Cannabis 2.0 is coming soon to Canada — and one Alberta business hopes to be on the ground floor of this growing industry.
“We’re trying to reduce the risk and eliminate the barriers of entry that many people are having trying to get into the cannabis business,” said Lindsay Blackett, CEO of the Grasslands Taber Collaborative, a 60-acre business incubator focused on premium craft cannabis and hemp production, processing, and promotion.
“It’s a very complex, regulated market, and it’s an expensive market to get into. It’s really hard to get in for anything less than $1 million.
“We just want people to be able to produce the quality the market wants and provide a living for themselves.”
The cannabis industry exploded almost overnight when the drug was legalized for recreational purposes in October 2018, nearly two years after the federal government first announced it would be decriminalizing cannabis. In that initial rollout, only limited products were available, including pre-rolled joints and loose flowers for smoking, oils, sprays, and capsules.
Cannabis 2.0 is expected to roll out in Alberta this month, with cannabis-infused products like edibles, beverages, concentrates, and topicals (lotions and balms), planned for that phase.
But building a new industry from scratch came with some growing pains, said Heather Holmen, manager of communications at the Alberta Liquor, Gaming, and Cannabis Commission.
“When legalization first came into effect, there was a lot of anticipation,” said Holmen. “You can appreciate that there was a lot of excitement for something essentially coming out of prohibition into the legal market.
“But it’s not anticipated that cannabis will generate a wholesale profit from sales from private retailers for a few years. It is a brand new market.”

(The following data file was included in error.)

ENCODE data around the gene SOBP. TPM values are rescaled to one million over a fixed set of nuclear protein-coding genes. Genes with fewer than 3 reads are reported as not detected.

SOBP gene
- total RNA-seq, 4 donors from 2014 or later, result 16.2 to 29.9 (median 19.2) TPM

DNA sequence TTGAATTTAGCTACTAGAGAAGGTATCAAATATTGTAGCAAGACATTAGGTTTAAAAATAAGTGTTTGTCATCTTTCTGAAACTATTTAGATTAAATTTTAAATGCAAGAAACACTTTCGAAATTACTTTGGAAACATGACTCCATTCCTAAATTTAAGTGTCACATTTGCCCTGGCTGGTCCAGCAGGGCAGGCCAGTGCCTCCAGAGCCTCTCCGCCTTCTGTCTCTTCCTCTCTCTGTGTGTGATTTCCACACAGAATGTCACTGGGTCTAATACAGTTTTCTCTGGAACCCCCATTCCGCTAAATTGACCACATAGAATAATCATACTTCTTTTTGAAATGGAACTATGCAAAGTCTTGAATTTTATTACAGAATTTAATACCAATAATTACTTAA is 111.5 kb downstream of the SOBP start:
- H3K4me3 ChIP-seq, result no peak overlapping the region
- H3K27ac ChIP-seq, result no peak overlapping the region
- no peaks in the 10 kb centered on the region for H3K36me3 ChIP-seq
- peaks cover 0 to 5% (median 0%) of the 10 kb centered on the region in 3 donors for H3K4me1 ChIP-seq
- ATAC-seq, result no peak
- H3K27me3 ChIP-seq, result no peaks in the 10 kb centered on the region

Just one month after legalization, the commission issued a moratorium on cannabis retail licensing in the province as a result of a nationwide shortage of product and a licensing backlog at the federal level. Supply didn’t start to pick up until January 2019, at which point there were 75 retail locations across Alberta.
Those numbers took off at warp speed when the moratorium was lifted in May, and today, there are 384 brick-and-mortar retail locations across Alberta — “more than the rest of Canada combined.” There are 43 federally licensed producers who provide for the Alberta marketplace.
“Supply was the biggest challenge last year, but now that the market is moving and there’s more producers entering the recreational cannabis market, we’re seeing some sustainability,” said Holmen.
“Everyone is watching now to see what’s going to happen. We’ve got some comfort with the initial launch of legalization over the past year, and now we’re moving into different product lines.”
Part of the challenge was the lack of a ready-made supply chain, said Blackett.
“The problem is, right now, there’s no infrastructure for it,” he said. “If you can imagine being a wheat farmer without a grain terminal, that’s what we have. We need to create the infrastructure.